Legacy Of China


This is a story about China told with a global perspective. It is a journey through time, across continents and deep into the human mind. For all the science and diversity of ideas and locations, what really makes this story so fascinating is human inventiveness.

Unlike other the great ancient civilizations of Mesopotamia, Egypt and Greece thousands of years ago, Chinese culture has survived and evolved. This series asks and answers the question ‘Why?’ What has made China’s culture so enduring?

For more than the past two millennia China has been at the forefront of discoveries in science and technology. Many people will be staggered to learn of the gap in history between China’s discoveries when compared to the rest of the world. When asked to select three things that had done more to aid the development of the modern world and cut it off from antiquity, the great English philosopher Francis Bacon chose the inventions of paper and printing, gunpowder and the compass.

He died without knowing that the Chinese invented them all.

In this series we explore what influence these inventions have. Paper and printing are all about the dissemination of knowledge, information and communication for example. The compass developed the ability for travel and discovery and that quickly had impact of trade and wealth, while guns and gunpowder had a massive impact on the balance of power.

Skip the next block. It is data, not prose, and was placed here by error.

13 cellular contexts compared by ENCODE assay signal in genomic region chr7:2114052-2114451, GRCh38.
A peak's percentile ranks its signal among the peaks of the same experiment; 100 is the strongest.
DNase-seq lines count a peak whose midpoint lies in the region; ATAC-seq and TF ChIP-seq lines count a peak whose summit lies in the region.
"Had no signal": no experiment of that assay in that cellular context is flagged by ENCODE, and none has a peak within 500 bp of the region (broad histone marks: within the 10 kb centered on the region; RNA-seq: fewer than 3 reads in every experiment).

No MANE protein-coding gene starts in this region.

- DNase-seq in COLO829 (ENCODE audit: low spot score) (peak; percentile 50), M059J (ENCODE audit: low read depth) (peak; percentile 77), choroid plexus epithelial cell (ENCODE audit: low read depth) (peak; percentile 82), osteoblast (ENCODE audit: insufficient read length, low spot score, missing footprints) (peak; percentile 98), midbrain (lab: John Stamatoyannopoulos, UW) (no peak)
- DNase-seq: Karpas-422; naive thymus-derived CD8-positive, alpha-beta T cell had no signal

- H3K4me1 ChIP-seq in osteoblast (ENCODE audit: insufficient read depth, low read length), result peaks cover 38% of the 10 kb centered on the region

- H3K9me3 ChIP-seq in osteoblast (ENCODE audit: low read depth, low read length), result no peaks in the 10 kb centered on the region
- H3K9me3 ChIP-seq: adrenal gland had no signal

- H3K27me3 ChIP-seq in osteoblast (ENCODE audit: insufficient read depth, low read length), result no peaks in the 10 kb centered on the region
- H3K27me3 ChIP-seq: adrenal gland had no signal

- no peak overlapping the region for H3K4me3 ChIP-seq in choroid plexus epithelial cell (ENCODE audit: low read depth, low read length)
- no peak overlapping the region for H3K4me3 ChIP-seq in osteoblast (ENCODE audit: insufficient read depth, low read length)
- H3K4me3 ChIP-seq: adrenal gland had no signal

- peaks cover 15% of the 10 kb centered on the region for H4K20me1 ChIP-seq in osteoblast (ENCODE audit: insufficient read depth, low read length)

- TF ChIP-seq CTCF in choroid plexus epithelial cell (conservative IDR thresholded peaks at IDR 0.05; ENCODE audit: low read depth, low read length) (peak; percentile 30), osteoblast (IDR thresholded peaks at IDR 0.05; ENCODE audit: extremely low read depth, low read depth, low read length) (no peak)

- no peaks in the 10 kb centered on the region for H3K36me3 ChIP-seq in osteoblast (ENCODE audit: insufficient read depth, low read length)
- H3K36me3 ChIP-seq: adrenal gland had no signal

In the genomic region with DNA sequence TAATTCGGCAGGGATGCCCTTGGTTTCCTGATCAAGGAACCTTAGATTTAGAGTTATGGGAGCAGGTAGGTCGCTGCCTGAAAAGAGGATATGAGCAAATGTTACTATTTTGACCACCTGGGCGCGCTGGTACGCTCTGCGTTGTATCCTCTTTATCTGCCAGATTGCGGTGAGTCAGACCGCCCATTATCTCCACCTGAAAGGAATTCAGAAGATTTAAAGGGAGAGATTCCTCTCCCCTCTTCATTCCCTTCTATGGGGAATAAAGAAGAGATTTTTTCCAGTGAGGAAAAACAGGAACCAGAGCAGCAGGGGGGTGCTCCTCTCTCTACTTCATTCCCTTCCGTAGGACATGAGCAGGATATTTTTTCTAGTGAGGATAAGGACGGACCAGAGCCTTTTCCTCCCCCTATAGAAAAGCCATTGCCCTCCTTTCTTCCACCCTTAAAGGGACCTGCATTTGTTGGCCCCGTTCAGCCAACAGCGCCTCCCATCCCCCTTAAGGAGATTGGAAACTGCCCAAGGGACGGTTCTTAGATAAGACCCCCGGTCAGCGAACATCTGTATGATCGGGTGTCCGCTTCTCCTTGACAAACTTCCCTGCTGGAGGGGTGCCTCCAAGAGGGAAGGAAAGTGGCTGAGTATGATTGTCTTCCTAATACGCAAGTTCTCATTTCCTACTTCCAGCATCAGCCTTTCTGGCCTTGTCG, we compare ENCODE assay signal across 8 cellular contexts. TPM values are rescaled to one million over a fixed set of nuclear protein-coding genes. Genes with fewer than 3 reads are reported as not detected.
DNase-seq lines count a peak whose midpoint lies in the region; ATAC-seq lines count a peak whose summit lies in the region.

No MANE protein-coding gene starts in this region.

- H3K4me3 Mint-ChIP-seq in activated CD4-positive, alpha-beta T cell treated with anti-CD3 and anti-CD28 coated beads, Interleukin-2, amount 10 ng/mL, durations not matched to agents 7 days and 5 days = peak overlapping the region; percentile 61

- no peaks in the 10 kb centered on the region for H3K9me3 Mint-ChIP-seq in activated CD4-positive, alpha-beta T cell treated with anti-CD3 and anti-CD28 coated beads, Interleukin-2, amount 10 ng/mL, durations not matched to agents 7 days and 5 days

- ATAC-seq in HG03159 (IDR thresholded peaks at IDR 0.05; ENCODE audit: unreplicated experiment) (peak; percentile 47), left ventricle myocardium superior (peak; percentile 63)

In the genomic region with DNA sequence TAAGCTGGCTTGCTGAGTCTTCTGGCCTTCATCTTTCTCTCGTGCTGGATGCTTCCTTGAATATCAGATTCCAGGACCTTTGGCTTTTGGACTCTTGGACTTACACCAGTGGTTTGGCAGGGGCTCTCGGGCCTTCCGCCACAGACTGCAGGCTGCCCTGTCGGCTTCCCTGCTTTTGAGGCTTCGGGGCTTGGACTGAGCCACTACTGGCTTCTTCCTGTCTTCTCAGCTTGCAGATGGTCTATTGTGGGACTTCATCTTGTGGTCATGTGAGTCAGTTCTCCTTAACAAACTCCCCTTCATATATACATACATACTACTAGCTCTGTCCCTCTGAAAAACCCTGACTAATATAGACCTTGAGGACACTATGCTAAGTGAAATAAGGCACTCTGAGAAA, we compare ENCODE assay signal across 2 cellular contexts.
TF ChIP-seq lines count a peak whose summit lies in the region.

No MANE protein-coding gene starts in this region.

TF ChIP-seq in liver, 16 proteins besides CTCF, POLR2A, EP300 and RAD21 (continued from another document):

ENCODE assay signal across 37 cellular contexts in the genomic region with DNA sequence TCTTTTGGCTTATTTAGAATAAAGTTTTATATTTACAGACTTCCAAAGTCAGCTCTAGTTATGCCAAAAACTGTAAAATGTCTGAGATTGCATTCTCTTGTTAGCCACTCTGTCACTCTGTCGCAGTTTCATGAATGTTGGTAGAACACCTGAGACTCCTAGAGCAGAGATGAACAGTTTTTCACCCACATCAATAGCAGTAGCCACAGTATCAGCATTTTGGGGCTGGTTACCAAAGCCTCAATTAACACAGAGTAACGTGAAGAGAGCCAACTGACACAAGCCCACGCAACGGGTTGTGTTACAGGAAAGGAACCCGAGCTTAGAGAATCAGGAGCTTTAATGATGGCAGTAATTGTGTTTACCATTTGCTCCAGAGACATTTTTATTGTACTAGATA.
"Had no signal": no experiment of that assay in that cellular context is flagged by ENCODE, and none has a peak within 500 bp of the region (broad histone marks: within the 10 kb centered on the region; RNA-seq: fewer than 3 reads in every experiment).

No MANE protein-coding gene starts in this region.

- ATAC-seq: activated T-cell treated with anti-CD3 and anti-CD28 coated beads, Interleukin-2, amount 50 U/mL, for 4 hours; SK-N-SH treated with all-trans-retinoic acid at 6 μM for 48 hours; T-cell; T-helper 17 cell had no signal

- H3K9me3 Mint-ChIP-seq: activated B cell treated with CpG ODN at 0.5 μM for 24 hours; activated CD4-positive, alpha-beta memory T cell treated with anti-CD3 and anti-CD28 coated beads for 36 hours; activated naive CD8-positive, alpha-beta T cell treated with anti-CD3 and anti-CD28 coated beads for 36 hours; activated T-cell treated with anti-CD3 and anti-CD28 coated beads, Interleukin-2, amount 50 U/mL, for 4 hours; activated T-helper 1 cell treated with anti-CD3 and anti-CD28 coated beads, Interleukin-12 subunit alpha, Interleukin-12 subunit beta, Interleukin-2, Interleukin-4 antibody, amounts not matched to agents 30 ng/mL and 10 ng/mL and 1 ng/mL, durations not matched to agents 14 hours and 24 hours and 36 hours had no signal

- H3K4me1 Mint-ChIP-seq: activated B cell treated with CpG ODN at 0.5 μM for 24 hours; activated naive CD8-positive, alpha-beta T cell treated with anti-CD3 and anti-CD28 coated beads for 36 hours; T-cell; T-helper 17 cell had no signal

The series works around the answering of fundamental questions about why things are the way they are.

- What was it about China and the way Chinese think that made them centuries ahead of the rest of the world?

- How and why did Europe catch up? What happens to science and technology when ethics are thrown out of the window?

- Has China finally caught up again, and if so what does it mean for the rest of us?

We address these questions by illustrating with examples of Chinese ingenuity and show how these inventions shape history and what the relevance is today.

In asking and answering these key questions this series puts a modern face on ancient ideas. It also puts a human face on the relevance of such discoveries.